Visa, MasterCard move toward personalized online ads
November 04, 2011
Credit card companies MasterCard and Visa are toying with an idea for using transaction information from your credit cards to target you with online ads that match your interests.
This idea might not seem that new. Isn't Google already targeting you with ads that match the text in your G-mail account? And doesn't Amazon already know you're a big fan of author Dean Koontz and organic caramel corn?
To a large extent, your purchases and your online activities have already made you a target. But what Visa and MasterCard are talking about takes personalized ads to a whole new level.
According to the Wall Street Journal, Visa, for one, is talking about pulling in a wide range of personal information--such as data from social networks like Facebook and LinkedIn, information from credit bureaus, data from search engines, insurance claims and even information from DNA data banks--to cook up this chunky new consumer stew.
While customers names might be left out--MasterCard, for instance, doesn't collect people's names or addresses when they process their credit card transactions--the company would use the credit card concoction to create highly detailed profiles. The ads would be targeted to consumers who fit a certain profile.
The Journal said a "holy grail" of this system would be something like this: sending an online weight-loss ad to someone who just swiped their credit card at a fast-food chain and then tracking the consumer to see if they made a purchase based on the ad.
Visa and MasterCard are pursuing separate plans to sell this type of souped-up database analysis about customers to advertising and marketing executives. The lure for advertisers is getting their products in front of people with the best credit cards and a keen interest in buying those products.
For clarity, neither Visa nor MasterCard issues credit cards. They just process credit card payments. Visa handled 45 billion credit card and debit card transactions last year and MasterCard handled 23 billion. Although they don't collect names, the details on purchase date, time, value, merchant and purchase location give them a robust database that allows MasterCard, for instance, to analyze more than 4,000 separate spending behaviors.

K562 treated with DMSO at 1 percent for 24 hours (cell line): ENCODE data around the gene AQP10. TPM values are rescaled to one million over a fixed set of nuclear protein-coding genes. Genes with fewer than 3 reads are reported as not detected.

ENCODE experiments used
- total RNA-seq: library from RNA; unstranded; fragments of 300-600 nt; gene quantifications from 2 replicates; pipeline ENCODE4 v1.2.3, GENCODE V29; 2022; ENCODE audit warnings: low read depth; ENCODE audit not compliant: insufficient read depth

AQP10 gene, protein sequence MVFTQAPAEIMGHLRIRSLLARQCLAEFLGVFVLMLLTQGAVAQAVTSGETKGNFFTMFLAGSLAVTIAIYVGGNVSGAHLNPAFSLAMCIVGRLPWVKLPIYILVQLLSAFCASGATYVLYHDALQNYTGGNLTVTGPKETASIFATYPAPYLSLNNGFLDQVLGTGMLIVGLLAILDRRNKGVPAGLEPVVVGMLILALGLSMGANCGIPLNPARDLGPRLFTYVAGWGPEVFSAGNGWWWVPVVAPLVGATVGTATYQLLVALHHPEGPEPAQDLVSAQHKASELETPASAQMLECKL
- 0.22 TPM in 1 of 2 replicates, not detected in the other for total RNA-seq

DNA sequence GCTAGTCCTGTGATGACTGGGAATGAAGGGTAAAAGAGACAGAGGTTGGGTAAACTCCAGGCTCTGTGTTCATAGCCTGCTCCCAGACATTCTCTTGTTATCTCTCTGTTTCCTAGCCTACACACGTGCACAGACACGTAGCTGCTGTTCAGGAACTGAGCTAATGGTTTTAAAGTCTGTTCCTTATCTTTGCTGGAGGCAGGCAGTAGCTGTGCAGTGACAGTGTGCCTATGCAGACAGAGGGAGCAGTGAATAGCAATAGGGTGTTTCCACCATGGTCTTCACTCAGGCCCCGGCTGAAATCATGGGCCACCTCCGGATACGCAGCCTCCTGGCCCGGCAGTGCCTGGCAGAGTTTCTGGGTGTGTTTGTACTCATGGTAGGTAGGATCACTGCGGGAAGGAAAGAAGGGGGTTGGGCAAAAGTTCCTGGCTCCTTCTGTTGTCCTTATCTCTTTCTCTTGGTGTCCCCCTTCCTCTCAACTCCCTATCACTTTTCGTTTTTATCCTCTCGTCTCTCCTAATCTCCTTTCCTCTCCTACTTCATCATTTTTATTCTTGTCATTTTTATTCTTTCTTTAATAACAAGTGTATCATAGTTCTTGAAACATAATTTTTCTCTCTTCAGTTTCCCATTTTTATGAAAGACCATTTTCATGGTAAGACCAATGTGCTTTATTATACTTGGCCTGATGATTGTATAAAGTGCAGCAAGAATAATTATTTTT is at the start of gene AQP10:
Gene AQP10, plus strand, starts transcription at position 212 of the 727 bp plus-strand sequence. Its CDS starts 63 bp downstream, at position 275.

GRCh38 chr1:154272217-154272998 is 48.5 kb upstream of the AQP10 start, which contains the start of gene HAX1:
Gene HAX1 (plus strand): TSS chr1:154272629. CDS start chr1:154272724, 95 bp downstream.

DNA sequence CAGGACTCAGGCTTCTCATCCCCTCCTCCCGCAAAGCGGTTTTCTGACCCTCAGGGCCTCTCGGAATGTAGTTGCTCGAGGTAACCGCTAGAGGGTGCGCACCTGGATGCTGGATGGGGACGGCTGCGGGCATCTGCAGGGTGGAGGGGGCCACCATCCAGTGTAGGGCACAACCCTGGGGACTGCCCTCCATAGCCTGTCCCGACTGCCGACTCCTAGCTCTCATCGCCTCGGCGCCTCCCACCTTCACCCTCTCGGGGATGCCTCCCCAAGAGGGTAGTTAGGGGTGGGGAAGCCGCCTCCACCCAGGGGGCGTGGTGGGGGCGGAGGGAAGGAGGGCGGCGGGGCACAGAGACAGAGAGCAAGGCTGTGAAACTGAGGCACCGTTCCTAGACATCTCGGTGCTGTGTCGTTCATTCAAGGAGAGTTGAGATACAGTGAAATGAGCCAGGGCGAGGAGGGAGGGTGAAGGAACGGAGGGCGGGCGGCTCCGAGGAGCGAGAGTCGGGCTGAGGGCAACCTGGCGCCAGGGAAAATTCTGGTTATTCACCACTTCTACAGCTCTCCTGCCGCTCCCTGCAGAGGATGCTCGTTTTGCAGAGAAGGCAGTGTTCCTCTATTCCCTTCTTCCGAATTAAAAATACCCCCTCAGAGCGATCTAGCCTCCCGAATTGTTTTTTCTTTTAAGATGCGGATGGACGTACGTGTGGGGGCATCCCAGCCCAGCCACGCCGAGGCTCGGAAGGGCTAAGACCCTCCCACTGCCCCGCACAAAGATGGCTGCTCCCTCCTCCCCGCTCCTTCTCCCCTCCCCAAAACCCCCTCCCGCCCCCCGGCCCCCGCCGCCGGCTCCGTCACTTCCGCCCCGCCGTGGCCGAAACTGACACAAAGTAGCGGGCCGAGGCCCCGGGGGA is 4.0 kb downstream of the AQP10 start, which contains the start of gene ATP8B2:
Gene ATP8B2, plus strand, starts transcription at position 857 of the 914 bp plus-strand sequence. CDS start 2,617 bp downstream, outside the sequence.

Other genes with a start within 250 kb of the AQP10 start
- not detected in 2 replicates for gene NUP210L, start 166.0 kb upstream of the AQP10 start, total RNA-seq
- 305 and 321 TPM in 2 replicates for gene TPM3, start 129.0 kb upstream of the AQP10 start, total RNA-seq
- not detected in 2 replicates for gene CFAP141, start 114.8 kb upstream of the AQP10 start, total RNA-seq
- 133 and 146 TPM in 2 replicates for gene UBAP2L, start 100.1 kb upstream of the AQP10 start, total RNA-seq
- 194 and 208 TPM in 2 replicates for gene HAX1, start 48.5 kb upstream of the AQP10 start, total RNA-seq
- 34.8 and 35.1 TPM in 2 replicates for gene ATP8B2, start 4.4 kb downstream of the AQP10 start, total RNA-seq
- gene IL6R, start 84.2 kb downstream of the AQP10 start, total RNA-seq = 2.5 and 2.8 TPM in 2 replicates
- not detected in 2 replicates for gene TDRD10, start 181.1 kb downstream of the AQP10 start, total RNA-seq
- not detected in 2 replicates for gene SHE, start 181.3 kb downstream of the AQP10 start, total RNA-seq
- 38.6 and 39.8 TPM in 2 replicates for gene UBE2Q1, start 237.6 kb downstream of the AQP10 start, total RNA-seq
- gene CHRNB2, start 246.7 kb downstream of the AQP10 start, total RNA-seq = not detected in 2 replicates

The credit card companies' data marketing idea comes at a time when marketers are paying top dollar for details about shoppers. The Journal notes that hundreds of companies currently track online behavior, and consumer profiles are getting more sophisticated every day.
Still, some find the Visa and MasterCard initiatives just a little creepy. Are they really looking at anyone's DNA?
Time magazine's Moneyland blog recently posed the questions of whether credit card issuers could turn down your credit card application if DNA analysis suggested you are at risk for future health problems, or because a relative of yours once defaulted on a credit card debt. While this seems like a stretch, keep in mind that it wasn't that long ago that insurance companies started using your credit score to set your premiums.
Concern about the two companies' proposals prompted Sen. Jay Rockefeller, D-W. Va. and the chairman of the Senate Commerce Committee, to call the reports "unprecedented and alarming." He has asked for more details on the programs.